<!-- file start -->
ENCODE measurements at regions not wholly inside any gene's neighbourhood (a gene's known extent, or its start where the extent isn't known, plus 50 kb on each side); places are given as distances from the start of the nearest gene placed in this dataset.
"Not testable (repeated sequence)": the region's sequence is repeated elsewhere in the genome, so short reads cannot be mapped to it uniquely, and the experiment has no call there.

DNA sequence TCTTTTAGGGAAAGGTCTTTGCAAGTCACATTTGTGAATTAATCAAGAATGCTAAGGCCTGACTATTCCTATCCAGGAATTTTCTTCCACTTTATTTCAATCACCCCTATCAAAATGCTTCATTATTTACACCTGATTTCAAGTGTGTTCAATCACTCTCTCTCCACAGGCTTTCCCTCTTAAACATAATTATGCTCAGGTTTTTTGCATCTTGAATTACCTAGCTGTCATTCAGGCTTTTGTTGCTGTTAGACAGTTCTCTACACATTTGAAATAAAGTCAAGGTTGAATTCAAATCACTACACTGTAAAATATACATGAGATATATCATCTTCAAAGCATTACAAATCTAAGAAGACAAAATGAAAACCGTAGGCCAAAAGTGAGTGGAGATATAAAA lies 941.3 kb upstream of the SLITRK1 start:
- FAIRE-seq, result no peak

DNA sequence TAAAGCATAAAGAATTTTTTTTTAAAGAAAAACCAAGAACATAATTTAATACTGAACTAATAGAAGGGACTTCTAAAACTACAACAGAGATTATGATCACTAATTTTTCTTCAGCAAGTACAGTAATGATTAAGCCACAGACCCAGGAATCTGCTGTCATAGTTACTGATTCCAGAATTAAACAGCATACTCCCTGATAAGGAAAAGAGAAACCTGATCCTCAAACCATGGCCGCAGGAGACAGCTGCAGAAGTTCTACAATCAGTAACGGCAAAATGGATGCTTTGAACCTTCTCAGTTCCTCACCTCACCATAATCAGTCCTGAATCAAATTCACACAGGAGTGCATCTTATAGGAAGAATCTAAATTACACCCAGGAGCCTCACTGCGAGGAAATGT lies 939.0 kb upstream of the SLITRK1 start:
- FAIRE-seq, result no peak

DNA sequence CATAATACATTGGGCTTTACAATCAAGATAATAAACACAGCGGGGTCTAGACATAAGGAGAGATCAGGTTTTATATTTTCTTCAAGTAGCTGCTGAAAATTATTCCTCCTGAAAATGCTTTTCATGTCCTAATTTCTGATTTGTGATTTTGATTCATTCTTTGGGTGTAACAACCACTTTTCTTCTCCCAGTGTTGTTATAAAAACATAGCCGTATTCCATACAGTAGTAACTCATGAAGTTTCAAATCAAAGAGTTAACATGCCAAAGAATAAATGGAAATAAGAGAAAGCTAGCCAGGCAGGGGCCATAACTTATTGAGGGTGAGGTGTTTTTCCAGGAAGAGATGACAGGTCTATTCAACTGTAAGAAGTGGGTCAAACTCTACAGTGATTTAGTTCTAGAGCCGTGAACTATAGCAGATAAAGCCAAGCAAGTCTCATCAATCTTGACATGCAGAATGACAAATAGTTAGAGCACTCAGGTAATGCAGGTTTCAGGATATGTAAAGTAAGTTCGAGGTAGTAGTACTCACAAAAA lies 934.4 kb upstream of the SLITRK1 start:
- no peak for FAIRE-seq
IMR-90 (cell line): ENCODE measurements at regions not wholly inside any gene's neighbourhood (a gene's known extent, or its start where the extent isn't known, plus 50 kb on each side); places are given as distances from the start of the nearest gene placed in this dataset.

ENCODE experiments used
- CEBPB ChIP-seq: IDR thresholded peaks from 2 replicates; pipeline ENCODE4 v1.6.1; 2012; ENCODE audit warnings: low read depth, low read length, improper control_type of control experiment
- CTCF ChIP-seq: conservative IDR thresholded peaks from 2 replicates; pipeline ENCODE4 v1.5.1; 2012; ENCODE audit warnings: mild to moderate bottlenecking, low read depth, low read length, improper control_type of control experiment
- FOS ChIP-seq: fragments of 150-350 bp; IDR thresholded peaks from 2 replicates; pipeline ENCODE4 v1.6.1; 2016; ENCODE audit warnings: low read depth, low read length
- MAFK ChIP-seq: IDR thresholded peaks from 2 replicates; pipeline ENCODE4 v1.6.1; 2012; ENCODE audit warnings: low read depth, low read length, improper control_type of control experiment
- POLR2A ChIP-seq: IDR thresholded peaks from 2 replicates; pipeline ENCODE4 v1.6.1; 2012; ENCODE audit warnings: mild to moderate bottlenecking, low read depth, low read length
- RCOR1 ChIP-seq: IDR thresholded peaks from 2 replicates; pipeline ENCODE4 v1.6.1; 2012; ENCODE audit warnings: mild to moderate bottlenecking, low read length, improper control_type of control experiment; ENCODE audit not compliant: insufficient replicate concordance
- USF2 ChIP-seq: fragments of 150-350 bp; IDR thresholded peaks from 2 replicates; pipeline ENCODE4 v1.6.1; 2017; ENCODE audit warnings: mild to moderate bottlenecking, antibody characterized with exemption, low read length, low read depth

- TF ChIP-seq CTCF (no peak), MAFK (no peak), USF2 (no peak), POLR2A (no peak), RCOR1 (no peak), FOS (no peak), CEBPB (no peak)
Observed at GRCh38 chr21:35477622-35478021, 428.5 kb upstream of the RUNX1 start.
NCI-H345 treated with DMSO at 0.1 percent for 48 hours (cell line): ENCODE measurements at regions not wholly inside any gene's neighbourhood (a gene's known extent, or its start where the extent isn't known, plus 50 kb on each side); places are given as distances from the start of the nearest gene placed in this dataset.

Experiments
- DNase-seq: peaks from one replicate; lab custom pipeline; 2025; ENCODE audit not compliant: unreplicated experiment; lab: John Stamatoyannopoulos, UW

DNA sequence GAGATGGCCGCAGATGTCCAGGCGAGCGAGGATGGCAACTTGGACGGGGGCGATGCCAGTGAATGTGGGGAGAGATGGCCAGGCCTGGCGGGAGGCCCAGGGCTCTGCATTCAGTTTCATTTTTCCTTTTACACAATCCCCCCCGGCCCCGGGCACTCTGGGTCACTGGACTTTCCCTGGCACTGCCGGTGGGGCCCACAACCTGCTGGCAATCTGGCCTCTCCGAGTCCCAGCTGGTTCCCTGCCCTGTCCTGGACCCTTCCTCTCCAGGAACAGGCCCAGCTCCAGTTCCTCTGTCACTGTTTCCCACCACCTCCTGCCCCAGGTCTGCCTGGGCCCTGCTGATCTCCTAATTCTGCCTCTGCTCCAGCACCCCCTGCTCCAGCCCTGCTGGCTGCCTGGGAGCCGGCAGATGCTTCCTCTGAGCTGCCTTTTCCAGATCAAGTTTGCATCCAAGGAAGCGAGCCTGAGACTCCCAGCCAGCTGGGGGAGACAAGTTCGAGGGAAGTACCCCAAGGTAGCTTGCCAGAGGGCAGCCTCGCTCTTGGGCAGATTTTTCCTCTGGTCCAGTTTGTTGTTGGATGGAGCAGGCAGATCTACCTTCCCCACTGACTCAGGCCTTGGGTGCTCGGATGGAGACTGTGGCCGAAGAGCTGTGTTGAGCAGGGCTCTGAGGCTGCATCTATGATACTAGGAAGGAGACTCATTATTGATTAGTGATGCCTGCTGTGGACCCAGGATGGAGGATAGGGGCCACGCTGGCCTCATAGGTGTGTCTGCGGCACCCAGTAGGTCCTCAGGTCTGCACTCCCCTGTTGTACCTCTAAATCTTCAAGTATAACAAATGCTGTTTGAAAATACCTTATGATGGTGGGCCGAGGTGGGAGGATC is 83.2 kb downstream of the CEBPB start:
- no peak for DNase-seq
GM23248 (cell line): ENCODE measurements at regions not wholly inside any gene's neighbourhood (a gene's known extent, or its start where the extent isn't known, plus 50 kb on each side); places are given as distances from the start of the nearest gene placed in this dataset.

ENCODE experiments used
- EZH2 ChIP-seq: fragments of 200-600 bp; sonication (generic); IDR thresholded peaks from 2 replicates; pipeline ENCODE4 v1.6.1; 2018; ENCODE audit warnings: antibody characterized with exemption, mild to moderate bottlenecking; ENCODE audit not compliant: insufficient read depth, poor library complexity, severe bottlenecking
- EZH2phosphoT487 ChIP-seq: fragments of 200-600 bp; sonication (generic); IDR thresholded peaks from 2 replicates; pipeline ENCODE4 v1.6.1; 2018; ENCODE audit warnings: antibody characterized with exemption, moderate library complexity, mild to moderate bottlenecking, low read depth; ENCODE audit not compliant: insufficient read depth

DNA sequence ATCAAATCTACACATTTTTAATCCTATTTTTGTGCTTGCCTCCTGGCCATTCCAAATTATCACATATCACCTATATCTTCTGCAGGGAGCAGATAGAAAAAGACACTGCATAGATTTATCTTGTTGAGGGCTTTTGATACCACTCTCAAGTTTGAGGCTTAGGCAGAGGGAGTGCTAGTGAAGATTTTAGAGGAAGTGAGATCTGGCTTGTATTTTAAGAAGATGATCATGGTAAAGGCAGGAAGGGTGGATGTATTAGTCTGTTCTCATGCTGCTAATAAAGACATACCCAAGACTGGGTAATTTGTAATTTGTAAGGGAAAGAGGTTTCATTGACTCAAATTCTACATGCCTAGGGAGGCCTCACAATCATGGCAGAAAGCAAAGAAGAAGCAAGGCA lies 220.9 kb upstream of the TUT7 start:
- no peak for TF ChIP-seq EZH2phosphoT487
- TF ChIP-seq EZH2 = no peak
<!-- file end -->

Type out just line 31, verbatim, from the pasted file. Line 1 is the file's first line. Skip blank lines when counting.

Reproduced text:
- TF ChIP-seq EZH2 = no peak